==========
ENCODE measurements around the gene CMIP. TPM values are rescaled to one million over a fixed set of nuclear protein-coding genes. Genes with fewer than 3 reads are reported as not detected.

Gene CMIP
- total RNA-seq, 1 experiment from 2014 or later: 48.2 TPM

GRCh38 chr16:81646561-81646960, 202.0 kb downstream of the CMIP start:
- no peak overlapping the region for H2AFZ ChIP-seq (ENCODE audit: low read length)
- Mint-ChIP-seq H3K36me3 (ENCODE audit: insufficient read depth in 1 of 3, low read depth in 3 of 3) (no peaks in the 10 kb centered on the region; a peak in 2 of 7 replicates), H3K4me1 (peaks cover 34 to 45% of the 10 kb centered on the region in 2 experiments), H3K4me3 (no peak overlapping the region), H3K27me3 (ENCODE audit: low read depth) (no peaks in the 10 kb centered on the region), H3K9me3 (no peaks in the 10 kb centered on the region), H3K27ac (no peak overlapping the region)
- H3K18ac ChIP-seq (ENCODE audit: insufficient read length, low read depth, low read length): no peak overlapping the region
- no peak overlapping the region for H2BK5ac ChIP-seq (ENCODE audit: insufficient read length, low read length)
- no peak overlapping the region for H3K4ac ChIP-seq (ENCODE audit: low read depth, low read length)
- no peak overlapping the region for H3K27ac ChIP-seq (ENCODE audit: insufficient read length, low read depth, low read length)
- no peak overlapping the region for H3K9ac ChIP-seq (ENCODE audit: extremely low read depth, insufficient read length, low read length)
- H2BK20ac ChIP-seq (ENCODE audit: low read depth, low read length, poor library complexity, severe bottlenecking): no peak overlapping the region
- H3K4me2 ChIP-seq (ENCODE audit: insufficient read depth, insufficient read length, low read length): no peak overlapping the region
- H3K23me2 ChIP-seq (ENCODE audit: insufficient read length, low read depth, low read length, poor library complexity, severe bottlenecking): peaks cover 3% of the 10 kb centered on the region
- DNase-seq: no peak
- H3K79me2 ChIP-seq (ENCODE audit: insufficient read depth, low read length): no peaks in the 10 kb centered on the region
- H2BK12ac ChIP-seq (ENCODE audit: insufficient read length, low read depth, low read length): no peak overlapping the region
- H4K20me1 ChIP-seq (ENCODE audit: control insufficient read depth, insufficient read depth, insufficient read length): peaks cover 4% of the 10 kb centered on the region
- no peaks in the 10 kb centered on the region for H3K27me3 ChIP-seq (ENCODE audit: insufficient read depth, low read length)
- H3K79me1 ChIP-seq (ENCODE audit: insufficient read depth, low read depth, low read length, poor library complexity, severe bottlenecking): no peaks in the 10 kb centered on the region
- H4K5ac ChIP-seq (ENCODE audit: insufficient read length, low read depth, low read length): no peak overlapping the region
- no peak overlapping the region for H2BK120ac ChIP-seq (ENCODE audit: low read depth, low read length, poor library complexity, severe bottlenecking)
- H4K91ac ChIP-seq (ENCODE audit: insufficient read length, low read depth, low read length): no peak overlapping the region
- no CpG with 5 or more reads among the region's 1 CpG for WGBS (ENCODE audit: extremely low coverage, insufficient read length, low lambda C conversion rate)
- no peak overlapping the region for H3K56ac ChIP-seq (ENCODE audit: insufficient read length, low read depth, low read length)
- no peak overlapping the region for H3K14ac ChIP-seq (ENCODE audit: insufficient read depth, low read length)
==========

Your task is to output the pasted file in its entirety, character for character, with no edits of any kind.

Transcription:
ENCODE measurements around the gene CMIP. TPM values are rescaled to one million over a fixed set of nuclear protein-coding genes. Genes with fewer than 3 reads are reported as not detected.

Gene CMIP
- total RNA-seq, 1 experiment from 2014 or later: 48.2 TPM

GRCh38 chr16:81646561-81646960, 202.0 kb downstream of the CMIP start:
- no peak overlapping the region for H2AFZ ChIP-seq (ENCODE audit: low read length)
- Mint-ChIP-seq H3K36me3 (ENCODE audit: insufficient read depth in 1 of 3, low read depth in 3 of 3) (no peaks in the 10 kb centered on the region; a peak in 2 of 7 replicates), H3K4me1 (peaks cover 34 to 45% of the 10 kb centered on the region in 2 experiments), H3K4me3 (no peak overlapping the region), H3K27me3 (ENCODE audit: low read depth) (no peaks in the 10 kb centered on the region), H3K9me3 (no peaks in the 10 kb centered on the region), H3K27ac (no peak overlapping the region)
- H3K18ac ChIP-seq (ENCODE audit: insufficient read length, low read depth, low read length): no peak overlapping the region
- no peak overlapping the region for H2BK5ac ChIP-seq (ENCODE audit: insufficient read length, low read length)
- no peak overlapping the region for H3K4ac ChIP-seq (ENCODE audit: low read depth, low read length)
- no peak overlapping the region for H3K27ac ChIP-seq (ENCODE audit: insufficient read length, low read depth, low read length)
- no peak overlapping the region for H3K9ac ChIP-seq (ENCODE audit: extremely low read depth, insufficient read length, low read length)
- H2BK20ac ChIP-seq (ENCODE audit: low read depth, low read length, poor library complexity, severe bottlenecking): no peak overlapping the region
- H3K4me2 ChIP-seq (ENCODE audit: insufficient read depth, insufficient read length, low read length): no peak overlapping the region
- H3K23me2 ChIP-seq (ENCODE audit: insufficient read length, low read depth, low read length, poor library complexity, severe bottlenecking): peaks cover 3% of the 10 kb centered on the region
- DNase-seq: no peak
- H3K79me2 ChIP-seq (ENCODE audit: insufficient read depth, low read length): no peaks in the 10 kb centered on the region
- H2BK12ac ChIP-seq (ENCODE audit: insufficient read length, low read depth, low read length): no peak overlapping the region
- H4K20me1 ChIP-seq (ENCODE audit: control insufficient read depth, insufficient read depth, insufficient read length): peaks cover 4% of the 10 kb centered on the region
- no peaks in the 10 kb centered on the region for H3K27me3 ChIP-seq (ENCODE audit: insufficient read depth, low read length)
- H3K79me1 ChIP-seq (ENCODE audit: insufficient read depth, low read depth, low read length, poor library complexity, severe bottlenecking): no peaks in the 10 kb centered on the region
- H4K5ac ChIP-seq (ENCODE audit: insufficient read length, low read depth, low read length): no peak overlapping the region
- no peak overlapping the region for H2BK120ac ChIP-seq (ENCODE audit: low read depth, low read length, poor library complexity, severe bottlenecking)
- H4K91ac ChIP-seq (ENCODE audit: insufficient read length, low read depth, low read length): no peak overlapping the region
- no CpG with 5 or more reads among the region's 1 CpG for WGBS (ENCODE audit: extremely low coverage, insufficient read length, low lambda C conversion rate)
- no peak overlapping the region for H3K56ac ChIP-seq (ENCODE audit: insufficient read length, low read depth, low read length)
- no peak overlapping the region for H3K14ac ChIP-seq (ENCODE audit: insufficient read depth, low read length)